This section (A–B) of the eastern facade of Wall 2 was complicated by Wall 3 built into it. The materials of the 2020 excavations revealed a semicircular layout of its northern facade, which was built into the eastern facade of Wall 2 at sites A–B with the western end [Fig. 2, 4]. This circumstance might have caused the design features of sections A–B. The damage inflicted by local residents on this site in 2014 does not yet allow us to clearly reconstruct the structure of the objects located on this section of Wall 2.

The fact that the construction of Section B of the western facade of Wall 2 is more powerful than the construction of Sections A–B of the eastern facade is noteworthy. The western facade of Wall 2 on Section B might possibly serve a function of strengthening not only Sections A–B of the eastern facade, but also Wall 3 built into it. Hence the inclusion of large blocks in Section B, both in the “opus quadratum” masonry and in the interlayers between the rows.

Analysis of the structure of the western facade of Wall 2 of the Rubas Fortification and the structural design of the objects included in its composition demostrates that their location in the system of the western facade of Wall 2 is due to specific tasks of a defensive nature. The construction of both facades of Wall 2 not only complemented the resistance of each of the facades to enemy assaults, but also enhanced its power as a whole. As noted, engineering solutions for the construction of Main Wall 2 are of an original nature, not recorded in the practice of other regions (Caucasus, Crimea, Transcaucasia) [7, pp. 39–46; 8, pp. 267–287; 9, pp. 441–465; 10, pp. 357–390; 11, pp. 227–246; 12, pp. 170–200].

Conclusions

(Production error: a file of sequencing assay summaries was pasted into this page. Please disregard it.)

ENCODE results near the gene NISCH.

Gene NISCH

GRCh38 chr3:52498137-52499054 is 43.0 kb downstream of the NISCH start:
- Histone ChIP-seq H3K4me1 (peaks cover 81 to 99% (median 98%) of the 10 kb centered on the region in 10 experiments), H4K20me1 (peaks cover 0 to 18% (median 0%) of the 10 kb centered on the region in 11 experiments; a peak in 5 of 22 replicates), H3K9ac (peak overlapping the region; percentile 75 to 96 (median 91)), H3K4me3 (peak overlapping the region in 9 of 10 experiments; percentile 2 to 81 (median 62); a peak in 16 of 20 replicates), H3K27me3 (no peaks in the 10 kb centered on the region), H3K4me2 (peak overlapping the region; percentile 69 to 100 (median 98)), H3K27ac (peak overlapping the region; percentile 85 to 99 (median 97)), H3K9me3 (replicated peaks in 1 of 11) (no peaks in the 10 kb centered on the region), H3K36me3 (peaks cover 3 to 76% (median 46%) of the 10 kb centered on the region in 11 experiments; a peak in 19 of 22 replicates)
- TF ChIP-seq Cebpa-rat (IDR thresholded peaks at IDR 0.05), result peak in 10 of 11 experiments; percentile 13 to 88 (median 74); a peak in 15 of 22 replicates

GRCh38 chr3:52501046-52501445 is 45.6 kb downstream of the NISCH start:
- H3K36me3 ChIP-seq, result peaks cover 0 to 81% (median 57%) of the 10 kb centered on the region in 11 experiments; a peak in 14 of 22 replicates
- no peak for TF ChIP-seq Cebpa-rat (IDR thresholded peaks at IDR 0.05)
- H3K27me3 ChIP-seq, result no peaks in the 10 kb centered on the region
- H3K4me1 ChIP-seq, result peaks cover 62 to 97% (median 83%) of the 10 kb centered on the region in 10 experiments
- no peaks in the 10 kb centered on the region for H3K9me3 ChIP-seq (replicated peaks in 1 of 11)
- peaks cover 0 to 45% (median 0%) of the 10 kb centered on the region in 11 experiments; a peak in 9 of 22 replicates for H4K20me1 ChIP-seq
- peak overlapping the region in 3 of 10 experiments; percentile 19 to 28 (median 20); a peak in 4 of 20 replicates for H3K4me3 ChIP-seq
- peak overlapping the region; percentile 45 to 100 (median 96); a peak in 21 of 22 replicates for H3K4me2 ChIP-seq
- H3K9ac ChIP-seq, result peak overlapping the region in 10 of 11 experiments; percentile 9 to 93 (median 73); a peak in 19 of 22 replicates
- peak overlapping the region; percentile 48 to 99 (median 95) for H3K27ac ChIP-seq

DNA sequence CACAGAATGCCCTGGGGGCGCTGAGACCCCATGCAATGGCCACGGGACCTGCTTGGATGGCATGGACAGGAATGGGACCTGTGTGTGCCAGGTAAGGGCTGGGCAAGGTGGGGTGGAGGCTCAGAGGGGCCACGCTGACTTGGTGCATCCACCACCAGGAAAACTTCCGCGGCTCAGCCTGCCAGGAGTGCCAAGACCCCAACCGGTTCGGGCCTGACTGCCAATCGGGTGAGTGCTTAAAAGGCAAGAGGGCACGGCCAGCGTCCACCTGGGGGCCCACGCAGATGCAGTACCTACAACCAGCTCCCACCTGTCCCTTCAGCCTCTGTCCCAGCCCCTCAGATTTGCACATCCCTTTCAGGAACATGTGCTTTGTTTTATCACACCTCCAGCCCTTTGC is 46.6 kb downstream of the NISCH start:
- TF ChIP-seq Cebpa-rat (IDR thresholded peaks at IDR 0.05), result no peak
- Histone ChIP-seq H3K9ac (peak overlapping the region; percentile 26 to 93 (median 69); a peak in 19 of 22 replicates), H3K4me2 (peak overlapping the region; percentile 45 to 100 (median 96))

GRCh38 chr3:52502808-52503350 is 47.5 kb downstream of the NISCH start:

1. Analysis of the structure of Wall 2 (western and eastern facades) shows that, despite the monumentality of this site, it has a certain magnificence. The stone blocks of the western facade were finely dressed and neatly installed. In some sections of the western facade of Wall 2, the masonry was smoothed with the use of lime mortar.

2. Each section of the western facade of Wall 2 is built from the same type of blocks. Section A is built of narrow elongated blocks; Section B – of super massive blocks with a polished surface for “opus quadratum” masonry; Section C – of thickened blocks of shortened length.

3. The stepped masonry, widely used in the eastern facade of Wall 2, was not used in its western facade.

4. The main task in the construction of the western facade of Wall 2 was to strengthen the power of the structure and its resistance to enemies’ assault. For this purpose, the emplekton technique of Wall 2, its increased thickness (3.5 m) due to massive facade blocks and extensive filling made of fragmental material, pebbles of different sizes and compacted soil were applied.

5. The presence of a small Section B of the western facade of Wall 2, in the construction of which 4 large blocks installed according to the “opus quadratum” were used, indicates a shortage of such building material in the Eastern Caucasus. As mentioned earlier, secondary building materials from destroyed structures of the Caspian region were also used when building this facade.

6. Functional orientation of the monumental Wall 2 of the Rubas fortification has not been clearly determined. Undoubtedly, in the structure of the defensive complex on the Rubas River, Wall 2 is the main architectural and military-engineering object. Wall 2 is connected by constructional bonds with several structures – Wall 3, Stepped Structure 6 and Arched Structure, in which Wall 1 is built into.

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Ludmila B. Gmyrya

Institute of History, Archeology and Ethnography  Daghestan Federal Researh Centre of RAS

Author for correspondence.
Email: lgmyrya@mail.ru
ORCID iD: 0000-0002-1298-7485
SPIN-code: 2108-7629
Scopus Author ID: 57215718776
ResearcherId: K-2197-2018

Russian Federation

DSc (in History)

Leading Researcher